Bill Burnett and Dave Evans designed a pretty amazing book with Designing your Life. They are both professors at Stanford but each of them had pretty amazing careers pre-Academia. The way they write and the way they use their own goals comes across as two guys who have figured out quite a few things about life. At least their own lives. Not only does their communication style come across as very comfortable, both authors have that tone of calm competence that you always get from people who have mastered their craft. The book comes from concepts that were pioneered and tested in the classroom and the boardroom. The class they offered had the same title and it quickly became one of the most popular classes at the school.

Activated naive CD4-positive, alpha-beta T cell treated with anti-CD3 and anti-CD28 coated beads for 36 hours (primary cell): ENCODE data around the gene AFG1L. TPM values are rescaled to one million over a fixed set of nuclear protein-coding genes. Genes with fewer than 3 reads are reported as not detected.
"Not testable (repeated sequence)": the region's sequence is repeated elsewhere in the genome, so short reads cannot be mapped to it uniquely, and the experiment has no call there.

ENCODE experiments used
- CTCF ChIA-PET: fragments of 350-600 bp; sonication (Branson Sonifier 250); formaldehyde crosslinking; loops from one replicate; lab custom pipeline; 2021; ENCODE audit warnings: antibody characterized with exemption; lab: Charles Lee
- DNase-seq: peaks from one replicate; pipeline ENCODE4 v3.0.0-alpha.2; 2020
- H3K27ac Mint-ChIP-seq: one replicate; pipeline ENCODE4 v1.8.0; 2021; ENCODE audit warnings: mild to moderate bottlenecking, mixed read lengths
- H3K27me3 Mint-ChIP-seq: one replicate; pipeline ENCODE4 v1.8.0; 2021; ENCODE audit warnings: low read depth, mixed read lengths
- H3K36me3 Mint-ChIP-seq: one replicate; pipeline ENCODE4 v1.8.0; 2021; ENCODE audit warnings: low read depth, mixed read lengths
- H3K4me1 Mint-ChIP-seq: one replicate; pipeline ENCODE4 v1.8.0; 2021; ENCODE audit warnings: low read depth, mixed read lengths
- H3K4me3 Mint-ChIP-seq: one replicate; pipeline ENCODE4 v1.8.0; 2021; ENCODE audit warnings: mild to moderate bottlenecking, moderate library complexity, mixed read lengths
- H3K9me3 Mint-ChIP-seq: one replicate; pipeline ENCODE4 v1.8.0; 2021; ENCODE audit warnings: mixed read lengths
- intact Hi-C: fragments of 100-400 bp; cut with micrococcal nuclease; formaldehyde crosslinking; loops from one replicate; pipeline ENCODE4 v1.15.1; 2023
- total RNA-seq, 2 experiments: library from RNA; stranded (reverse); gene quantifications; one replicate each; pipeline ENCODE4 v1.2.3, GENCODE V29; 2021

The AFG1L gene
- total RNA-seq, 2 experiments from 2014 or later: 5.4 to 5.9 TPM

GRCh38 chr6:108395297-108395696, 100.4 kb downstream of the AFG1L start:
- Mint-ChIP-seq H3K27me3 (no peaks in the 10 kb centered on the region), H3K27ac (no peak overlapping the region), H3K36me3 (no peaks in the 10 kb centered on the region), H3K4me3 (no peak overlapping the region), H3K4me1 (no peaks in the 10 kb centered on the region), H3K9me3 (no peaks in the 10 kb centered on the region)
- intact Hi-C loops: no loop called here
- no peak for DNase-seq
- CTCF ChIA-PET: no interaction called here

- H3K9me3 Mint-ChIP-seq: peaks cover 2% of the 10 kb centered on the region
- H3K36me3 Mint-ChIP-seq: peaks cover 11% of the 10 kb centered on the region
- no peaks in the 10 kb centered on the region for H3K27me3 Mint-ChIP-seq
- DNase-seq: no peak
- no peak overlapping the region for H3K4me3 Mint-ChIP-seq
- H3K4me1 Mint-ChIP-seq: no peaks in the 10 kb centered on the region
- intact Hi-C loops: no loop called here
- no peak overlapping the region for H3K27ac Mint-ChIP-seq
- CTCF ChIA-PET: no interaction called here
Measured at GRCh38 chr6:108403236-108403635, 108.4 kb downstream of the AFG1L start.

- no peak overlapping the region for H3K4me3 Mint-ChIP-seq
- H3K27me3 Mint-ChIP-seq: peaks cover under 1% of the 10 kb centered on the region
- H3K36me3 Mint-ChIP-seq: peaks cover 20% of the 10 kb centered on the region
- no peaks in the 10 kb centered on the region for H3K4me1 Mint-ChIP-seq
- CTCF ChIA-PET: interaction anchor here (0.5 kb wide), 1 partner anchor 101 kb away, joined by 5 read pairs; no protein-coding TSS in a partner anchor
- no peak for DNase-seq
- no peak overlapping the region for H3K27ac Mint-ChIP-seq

You can see why this would be so popular. So many kids get their first taste of freedom when they head off to college/university. With this freedom comes some new accountabilities that can easily pile up to a massive oh shit question. What the hell am I going to do with the rest of my life?